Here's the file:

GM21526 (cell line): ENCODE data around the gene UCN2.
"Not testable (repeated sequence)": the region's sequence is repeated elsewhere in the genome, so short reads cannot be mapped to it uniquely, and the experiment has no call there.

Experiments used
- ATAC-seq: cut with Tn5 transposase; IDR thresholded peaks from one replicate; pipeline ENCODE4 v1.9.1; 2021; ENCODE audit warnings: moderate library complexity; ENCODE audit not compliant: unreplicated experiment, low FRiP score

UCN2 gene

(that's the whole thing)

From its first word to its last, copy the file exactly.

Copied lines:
GM21526 (cell line): ENCODE data around the gene UCN2.
"Not testable (repeated sequence)": the region's sequence is repeated elsewhere in the genome, so short reads cannot be mapped to it uniquely, and the experiment has no call there.

Experiments used
- ATAC-seq: cut with Tn5 transposase; IDR thresholded peaks from one replicate; pipeline ENCODE4 v1.9.1; 2021; ENCODE audit warnings: moderate library complexity; ENCODE audit not compliant: unreplicated experiment, low FRiP score

UCN2 gene